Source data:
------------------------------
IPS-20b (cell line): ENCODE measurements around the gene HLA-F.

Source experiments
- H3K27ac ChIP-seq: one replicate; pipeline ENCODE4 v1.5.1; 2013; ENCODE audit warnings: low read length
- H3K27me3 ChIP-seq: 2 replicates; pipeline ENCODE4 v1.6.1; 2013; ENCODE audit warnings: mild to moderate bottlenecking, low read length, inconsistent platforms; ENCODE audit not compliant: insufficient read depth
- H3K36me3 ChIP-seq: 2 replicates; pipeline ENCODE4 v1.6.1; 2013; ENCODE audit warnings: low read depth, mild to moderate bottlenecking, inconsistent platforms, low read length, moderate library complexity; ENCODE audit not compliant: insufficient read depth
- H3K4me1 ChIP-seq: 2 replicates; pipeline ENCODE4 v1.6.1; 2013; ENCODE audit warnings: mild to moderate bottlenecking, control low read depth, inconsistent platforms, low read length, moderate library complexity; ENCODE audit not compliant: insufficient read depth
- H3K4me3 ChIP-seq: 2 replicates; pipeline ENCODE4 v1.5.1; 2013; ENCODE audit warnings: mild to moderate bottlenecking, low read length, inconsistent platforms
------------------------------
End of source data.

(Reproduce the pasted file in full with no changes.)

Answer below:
IPS-20b (cell line): ENCODE measurements around the gene HLA-F.

Source experiments
- H3K27ac ChIP-seq: one replicate; pipeline ENCODE4 v1.5.1; 2013; ENCODE audit warnings: low read length
- H3K27me3 ChIP-seq: 2 replicates; pipeline ENCODE4 v1.6.1; 2013; ENCODE audit warnings: mild to moderate bottlenecking, low read length, inconsistent platforms; ENCODE audit not compliant: insufficient read depth
- H3K36me3 ChIP-seq: 2 replicates; pipeline ENCODE4 v1.6.1; 2013; ENCODE audit warnings: low read depth, mild to moderate bottlenecking, inconsistent platforms, low read length, moderate library complexity; ENCODE audit not compliant: insufficient read depth
- H3K4me1 ChIP-seq: 2 replicates; pipeline ENCODE4 v1.6.1; 2013; ENCODE audit warnings: mild to moderate bottlenecking, control low read depth, inconsistent platforms, low read length, moderate library complexity; ENCODE audit not compliant: insufficient read depth
- H3K4me3 ChIP-seq: 2 replicates; pipeline ENCODE4 v1.5.1; 2013; ENCODE audit warnings: mild to moderate bottlenecking, low read length, inconsistent platforms